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FEMGEN 10SC: LGBT History and Culture in the Bay Area

Since at least World War II, the San Francisco Bay Area has served as a center for LGBTQ life in the United States. It emerged early as a place where queer people could congregate and interact more freely, but it also was frequently at the vanguard when it came to organizing around issues of gender and sexuality. At the same time, as some queer communities of the Bay Area have done extremely well, others have continued to have to struggle for their rights, their place and their say. This course explores the genesis and legacy of different queer communities and explores their impact on Bay Area culture. Topics discussed will include the Beats, lesbian separatism, the response to AIDS, the relationship between different LGBTQ communities and the police, trans activism, prostitution and sex worker rights. The course combines literature, art and poetry of seven decades with historical documents, as well as local visits and walking tours. nThe last third of the course allows students to pursue archival or oral history research projects, as students unearth their own stories of queer San Francisco.
Terms: Sum | Units: 2
Instructors: Daub, A. (PI)

FRENLANG 10SC: French Immersion: Contemporary Issues in the French-Speaking World

Are you interested in all things French? Do you want to increase your French proficiency through an intense immersion program right here at Stanford? The answer is "French Immersion: Contemporary Issues in the French-Speaking World," a course designed to help students move towards greater linguistic and cultural competence. French Immersion is intended for students who have completed the equivalent of a year of French. In this class you will gain the cultural, historical, and linguistic knowledge necessary for taking future advanced French courses. You will enhance your French proficiency through intensive lessons and interaction in the target language. The content will include film, literature, news videos, and songs that reflect the cultural and social realities that the French-speaking world faces today. You will gain a deeper understanding of French and Francophone cultural products and practices through the exploration of a variety of topics such as art, fashion, cuisine in current French society. The course will include a range of in-class activities, organized off-campus excursions, a cooking workshop, art projects, and more, all in French!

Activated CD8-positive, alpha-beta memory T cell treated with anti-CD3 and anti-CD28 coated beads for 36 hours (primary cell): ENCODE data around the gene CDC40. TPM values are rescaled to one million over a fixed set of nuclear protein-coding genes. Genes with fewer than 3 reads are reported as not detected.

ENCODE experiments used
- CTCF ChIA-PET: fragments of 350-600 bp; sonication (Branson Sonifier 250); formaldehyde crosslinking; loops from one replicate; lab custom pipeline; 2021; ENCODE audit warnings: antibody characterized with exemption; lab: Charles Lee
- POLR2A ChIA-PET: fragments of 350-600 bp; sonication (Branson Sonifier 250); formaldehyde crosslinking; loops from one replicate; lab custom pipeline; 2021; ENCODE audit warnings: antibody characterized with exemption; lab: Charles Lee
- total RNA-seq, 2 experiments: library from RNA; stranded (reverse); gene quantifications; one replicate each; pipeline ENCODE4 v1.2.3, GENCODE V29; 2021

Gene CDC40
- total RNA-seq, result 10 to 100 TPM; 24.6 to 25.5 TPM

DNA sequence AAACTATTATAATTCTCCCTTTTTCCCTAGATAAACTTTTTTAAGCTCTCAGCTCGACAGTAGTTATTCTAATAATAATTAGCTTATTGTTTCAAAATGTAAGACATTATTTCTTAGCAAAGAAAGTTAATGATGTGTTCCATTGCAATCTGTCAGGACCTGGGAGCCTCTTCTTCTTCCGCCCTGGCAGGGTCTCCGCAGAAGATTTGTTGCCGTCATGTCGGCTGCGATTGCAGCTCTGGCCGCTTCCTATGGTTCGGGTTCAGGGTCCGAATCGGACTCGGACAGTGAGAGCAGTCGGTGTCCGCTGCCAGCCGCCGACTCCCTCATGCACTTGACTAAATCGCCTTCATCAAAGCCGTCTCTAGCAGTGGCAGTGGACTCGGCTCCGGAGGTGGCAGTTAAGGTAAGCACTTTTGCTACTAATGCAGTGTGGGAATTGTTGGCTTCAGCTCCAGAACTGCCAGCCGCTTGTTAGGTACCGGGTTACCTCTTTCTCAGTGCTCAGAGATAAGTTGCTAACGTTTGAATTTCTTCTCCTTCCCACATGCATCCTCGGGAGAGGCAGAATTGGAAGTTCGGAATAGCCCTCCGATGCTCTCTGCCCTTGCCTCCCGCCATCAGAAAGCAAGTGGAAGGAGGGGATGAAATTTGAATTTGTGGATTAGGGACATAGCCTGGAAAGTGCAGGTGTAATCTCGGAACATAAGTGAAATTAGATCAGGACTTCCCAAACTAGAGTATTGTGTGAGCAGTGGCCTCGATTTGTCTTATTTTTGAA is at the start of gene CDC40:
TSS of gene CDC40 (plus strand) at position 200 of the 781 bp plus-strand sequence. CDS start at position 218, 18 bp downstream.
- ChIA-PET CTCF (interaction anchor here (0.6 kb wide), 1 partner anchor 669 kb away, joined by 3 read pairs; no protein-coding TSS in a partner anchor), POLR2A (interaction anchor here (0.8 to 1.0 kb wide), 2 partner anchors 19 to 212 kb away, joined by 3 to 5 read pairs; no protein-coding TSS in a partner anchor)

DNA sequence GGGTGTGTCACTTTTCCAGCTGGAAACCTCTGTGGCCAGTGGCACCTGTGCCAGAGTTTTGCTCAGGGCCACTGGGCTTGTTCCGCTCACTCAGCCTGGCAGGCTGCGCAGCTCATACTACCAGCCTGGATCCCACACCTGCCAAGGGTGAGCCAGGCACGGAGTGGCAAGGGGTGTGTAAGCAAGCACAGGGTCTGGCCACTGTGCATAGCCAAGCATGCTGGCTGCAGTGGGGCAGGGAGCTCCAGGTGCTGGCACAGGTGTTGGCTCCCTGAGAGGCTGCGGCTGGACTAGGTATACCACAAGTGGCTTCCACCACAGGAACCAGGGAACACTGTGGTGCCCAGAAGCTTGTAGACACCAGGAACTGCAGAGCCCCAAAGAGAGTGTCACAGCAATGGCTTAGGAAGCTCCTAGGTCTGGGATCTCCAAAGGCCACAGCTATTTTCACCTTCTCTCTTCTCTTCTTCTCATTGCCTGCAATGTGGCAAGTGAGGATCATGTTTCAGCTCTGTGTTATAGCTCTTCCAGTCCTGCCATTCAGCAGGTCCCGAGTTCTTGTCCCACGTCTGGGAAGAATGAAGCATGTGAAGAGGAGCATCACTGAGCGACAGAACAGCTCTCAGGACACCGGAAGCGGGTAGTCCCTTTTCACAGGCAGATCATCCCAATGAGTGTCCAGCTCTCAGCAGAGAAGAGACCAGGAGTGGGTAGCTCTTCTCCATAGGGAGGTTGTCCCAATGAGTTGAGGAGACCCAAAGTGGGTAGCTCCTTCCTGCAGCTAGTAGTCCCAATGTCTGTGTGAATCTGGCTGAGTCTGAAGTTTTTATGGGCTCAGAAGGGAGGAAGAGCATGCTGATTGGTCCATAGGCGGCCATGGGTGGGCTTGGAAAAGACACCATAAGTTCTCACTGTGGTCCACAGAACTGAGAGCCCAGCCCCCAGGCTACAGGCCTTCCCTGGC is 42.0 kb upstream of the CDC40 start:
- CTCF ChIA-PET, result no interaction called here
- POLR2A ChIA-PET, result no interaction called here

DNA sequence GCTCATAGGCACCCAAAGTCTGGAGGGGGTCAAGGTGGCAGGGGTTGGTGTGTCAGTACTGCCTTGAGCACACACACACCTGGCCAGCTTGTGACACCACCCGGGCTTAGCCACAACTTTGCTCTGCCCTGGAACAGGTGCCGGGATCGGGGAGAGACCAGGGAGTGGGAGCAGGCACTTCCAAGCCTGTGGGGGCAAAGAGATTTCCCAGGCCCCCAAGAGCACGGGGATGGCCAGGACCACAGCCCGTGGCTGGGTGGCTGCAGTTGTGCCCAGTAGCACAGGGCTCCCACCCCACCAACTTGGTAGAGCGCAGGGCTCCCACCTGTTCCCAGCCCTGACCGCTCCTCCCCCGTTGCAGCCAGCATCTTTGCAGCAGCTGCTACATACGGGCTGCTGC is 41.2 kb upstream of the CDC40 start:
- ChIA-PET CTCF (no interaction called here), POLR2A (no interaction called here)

Terms: Sum | Units: 2

HUMBIO 17SC: Evolution, Conservation, and Education in Galápagos (ANTHRO 10SC)

The tiny remote islands of Galápagos have played a large and central role in the study of evolution. Not surprisingly, they have also become central to the study of conservation. The fascinating adaptations of organisms to the unique ecosystems of the archipelago have left them particularly vulnerable to human-induced changes underway in the islands today. But did you know that Galápagos is also an important proving ground for new approaches to environmental education, both for the people who live in the islands as well as for those who visit them?

Drawing on lessons learned in Galapagos from Darwin's time to the present, this seminar explores evolution, conservation, and education in the Galápagos Archipelago. Using case-study material on tortoises, iguanas, finches, endemic plants and more, we will explore current theory and debate about adaptation, sexual selection, speciation, adaptive radiation, and other topics in evolution. Similarly, we will explore the special challenges Galápagos poses today for conservation, owing to both its unusual biota and the increasing impact of human activity in the archipelago. Relatedly, we will consider case studies of environmental education in the islands, involving residents as well as tourists, asking what can be done to make these efforts more effective?

This course includes, at no additional cost to students, an intensive eleven-day expedition to Galápagos to observe firsthand many of the issues and outcomes discussed in class. A chartered ship will serve as our floating classroom, dormitory, and dining hall as we work our way around the archipelago to visit as many as ten islands. For this portion of the class, undergraduates will be joined by a group of Stanford alumni and friends in a format called a Stanford "Field Seminar." Because our class time on campus is limited to one week before travel, students will be required to complete all course readings over the summer. Both on campus and in South America, the course emphasizes student contributions and presentations. Students will be asked to lead discussions and carry out literature research about the Galápagos related to key themes of the class. The final assignment for the seminar is to complete a seven- to ten-page paper on an approved topic of your choice related to one or more of the areas of evolution, conservation and education in Galapagos today, and to present the main findings of that paper in a joint seminar of undergrads and alumni as we travel in Galápagos.